In Milwaukee With Anna & Family

I spent most of the last weekend with Anna & family in Milwaukee. There was no special occasion, not big plans – we just wanted to get together. 

Also, after a long wait and anticipation, I was finally able to take Amtrak to Milwaukee. It’s tons better than it used to be taking the Van Galder bus to Madison! The ride is about 1.5 hours and very comfortable, with WiFi and electric plugs by every seat 🙂

The thing I enjoyed most was the water quality monitoring. Anna is involved with the Milwaukee Riverkeeper project, and she asked me whether I would like to go with her and Nadia to do the measurements. 

It was so interesting! She has a whole case of scientific instruments and chemical reagents and the instruction book from the program. The monitoring includes measuring the water temperature, transparency, oxygen level, and more. 

I enjoyed this experience on many levels: 1) it is super cool that volunteers can participate in a real scientific project, 2) it is so important for the environment 3) I enjoyed doing something important together with Anna and Nadia 4) I was in a forest preserve, which I really miss!

I need to figure out how to get out to nature even when I am in the city!

Open Door Shelter

I was in the youth shelter on Tuesday. This time, the volunteer coordinator asked me whether I would do the “make your own pizza” activity with the youth.

I didn’t make my own pizza for twenty years, but I realized right away what a fun activity it could be. I quickly googled all the proportions which I already forgot and supplemented them with my pizza-making memories.

Everything went fabulous, and apparently, seven pizzas were not enough :).
It was very touching that the youth thanked me, though it was nothing about me this time around. And closer to the end of the activity one young woman told me: you should come here every day! I told her that I was very touched, and if I had seven lives, one of these lives would be devoted to coming to the shelter every night…

Escorting

I was escorting today after almost a month of not escorting. That’s because we now have to skip two weeks after any out-of-state travel, so I had to skip after Michigan, and then I Lena was visiting. 

Today I was finally back. 

It was quiet first, but then we got three young priests with a large group of school-age kids. I do not think all of them were high-schoolers; some didn’t look older than eleven.

So they line up and pray, and each woman who goes to the clinic and comes back has to march through this corridor of human bodies. One of the priests even got into a verbal fight with one of the escorts. He said that he does not know what a bubble zone is and that we speak to him in an unacceptable tone. 

He didn’t sound like a Christian to me! Cardinal Cupich is a far better person! I don’t know on which assembly line such “priests” are produced!

At some point, a patient came out of the clinic doors and stopped in hesitation. I told her that I could walk her through this line of prayers. She turned to me: but what are those people? What are they trying to achieve?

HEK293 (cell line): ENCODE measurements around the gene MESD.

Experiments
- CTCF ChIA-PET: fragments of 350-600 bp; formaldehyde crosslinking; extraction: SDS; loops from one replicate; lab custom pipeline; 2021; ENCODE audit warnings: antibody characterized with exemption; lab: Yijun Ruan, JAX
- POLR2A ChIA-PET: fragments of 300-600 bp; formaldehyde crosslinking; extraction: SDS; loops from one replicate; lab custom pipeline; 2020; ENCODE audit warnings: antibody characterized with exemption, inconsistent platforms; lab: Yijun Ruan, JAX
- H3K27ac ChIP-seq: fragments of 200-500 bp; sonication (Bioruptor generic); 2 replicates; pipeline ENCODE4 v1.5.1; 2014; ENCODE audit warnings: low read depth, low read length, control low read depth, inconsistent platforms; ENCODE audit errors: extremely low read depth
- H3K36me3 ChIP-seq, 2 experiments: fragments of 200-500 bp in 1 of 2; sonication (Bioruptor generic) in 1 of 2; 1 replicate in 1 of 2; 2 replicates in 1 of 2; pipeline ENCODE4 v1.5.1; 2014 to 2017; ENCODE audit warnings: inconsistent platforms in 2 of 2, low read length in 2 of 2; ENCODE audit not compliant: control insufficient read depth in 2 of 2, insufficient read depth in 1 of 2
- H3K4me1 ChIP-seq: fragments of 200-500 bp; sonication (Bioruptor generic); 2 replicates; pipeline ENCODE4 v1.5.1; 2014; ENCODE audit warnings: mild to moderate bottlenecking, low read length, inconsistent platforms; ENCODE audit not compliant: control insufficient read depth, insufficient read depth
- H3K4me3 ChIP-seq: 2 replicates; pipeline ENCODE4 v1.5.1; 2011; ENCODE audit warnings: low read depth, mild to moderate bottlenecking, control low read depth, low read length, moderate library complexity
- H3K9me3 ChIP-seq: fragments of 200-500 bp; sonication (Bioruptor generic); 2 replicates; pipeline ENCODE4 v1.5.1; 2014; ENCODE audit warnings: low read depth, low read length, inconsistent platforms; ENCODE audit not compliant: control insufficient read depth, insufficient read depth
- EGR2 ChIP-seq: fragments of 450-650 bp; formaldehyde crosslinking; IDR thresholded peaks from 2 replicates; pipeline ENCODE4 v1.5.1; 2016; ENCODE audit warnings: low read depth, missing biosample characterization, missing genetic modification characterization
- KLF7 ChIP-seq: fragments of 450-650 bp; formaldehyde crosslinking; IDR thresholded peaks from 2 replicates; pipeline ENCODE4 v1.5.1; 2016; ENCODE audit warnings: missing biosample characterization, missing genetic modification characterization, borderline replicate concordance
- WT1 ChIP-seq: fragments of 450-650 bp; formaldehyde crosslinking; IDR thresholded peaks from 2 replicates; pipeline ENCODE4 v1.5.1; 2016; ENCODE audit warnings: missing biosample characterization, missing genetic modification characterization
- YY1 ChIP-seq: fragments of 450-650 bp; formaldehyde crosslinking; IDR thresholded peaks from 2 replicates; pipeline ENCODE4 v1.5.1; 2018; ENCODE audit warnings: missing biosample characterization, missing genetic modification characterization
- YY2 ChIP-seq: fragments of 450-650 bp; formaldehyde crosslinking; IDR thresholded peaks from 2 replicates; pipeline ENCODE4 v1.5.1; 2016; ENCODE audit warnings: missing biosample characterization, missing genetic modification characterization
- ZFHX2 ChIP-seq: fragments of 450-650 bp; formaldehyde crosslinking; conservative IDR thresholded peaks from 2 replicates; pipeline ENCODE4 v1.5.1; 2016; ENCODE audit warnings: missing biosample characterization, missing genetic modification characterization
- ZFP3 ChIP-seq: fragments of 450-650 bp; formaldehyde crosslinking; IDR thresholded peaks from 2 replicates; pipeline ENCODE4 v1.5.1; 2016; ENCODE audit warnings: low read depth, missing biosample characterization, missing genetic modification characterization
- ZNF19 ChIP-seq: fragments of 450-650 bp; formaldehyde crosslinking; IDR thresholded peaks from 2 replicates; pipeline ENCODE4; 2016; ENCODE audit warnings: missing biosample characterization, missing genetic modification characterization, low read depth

–They are trying to tell you and others that you are committing a sin..

–Oh, they are! I already have three children, and my husband passed away a year and a half ago; why should I bring one more child into this world? They won’t be around when the baby comes; I would have to do it on my own.

The Night Ministry: What Can We Do Better?

Last Tuesday, I participated in a focus group for the volunteers for the Night Ministry. Two days later, I was at the ODS making dinner for a suddenly shrunk population. I was chatting with the volunteer coordination and other staff members in the process, and it seemed like a continuation of Tuesday’s focus group.
One of the questions we were asked was the following: suppose the Night Ministry would have unlimited resources, how should they be allocated? What would you do first?

My response was that the staffing is the most critical part. It’s not much that volunteers can do without the support of the staff. I know what a difference it makes in the residents’ level of participation depending on who is covering the shift. The staff turnaround is high. In some cases, it might be good when the people who do not have genuine compassion and willingness to work with the youth leave. However, I think more efforts should be made to attract and retain the best people who can make a meaningful difference in the lives of the youth. It would be great if the program would be expanded and serve more young adults, but even with hypothetical unlimited money for salaries and training, the right people are not easy to find. During our conversation in the shelter, we recalled some periods when we had people on staff that should not be there in the first place. And we recalled some young individuals with a lot of potentials, which required a lot of attention from the staff.

We started to talk about the youth we met in the shelter, and it was a long list! We wondered whether everything turned out fine for them and whether they were able to stay on their jobs and not end up on the streets again.